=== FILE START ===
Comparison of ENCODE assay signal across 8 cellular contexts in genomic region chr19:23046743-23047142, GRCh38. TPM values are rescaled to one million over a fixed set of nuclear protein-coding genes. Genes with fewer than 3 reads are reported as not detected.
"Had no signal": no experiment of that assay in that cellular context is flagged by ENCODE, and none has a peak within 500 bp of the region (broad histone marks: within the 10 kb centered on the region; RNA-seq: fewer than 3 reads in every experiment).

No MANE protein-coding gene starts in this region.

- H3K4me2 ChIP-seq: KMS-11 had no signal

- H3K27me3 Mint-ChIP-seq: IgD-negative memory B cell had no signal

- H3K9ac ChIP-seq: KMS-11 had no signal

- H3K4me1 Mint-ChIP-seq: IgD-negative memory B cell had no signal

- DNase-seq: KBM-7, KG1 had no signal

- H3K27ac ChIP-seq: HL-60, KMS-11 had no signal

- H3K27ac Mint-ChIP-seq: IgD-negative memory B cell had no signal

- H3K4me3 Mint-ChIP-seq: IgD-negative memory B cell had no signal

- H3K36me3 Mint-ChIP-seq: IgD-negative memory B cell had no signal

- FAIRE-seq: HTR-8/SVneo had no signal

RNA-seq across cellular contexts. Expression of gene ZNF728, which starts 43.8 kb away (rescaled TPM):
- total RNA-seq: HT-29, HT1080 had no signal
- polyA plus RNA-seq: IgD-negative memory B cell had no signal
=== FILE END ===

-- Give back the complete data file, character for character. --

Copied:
Comparison of ENCODE assay signal across 8 cellular contexts in genomic region chr19:23046743-23047142, GRCh38. TPM values are rescaled to one million over a fixed set of nuclear protein-coding genes. Genes with fewer than 3 reads are reported as not detected.
"Had no signal": no experiment of that assay in that cellular context is flagged by ENCODE, and none has a peak within 500 bp of the region (broad histone marks: within the 10 kb centered on the region; RNA-seq: fewer than 3 reads in every experiment).

No MANE protein-coding gene starts in this region.

- H3K4me2 ChIP-seq: KMS-11 had no signal

- H3K27me3 Mint-ChIP-seq: IgD-negative memory B cell had no signal

- H3K9ac ChIP-seq: KMS-11 had no signal

- H3K4me1 Mint-ChIP-seq: IgD-negative memory B cell had no signal

- DNase-seq: KBM-7, KG1 had no signal

- H3K27ac ChIP-seq: HL-60, KMS-11 had no signal

- H3K27ac Mint-ChIP-seq: IgD-negative memory B cell had no signal

- H3K4me3 Mint-ChIP-seq: IgD-negative memory B cell had no signal

- H3K36me3 Mint-ChIP-seq: IgD-negative memory B cell had no signal

- FAIRE-seq: HTR-8/SVneo had no signal

RNA-seq across cellular contexts. Expression of gene ZNF728, which starts 43.8 kb away (rescaled TPM):
- total RNA-seq: HT-29, HT1080 had no signal
- polyA plus RNA-seq: IgD-negative memory B cell had no signal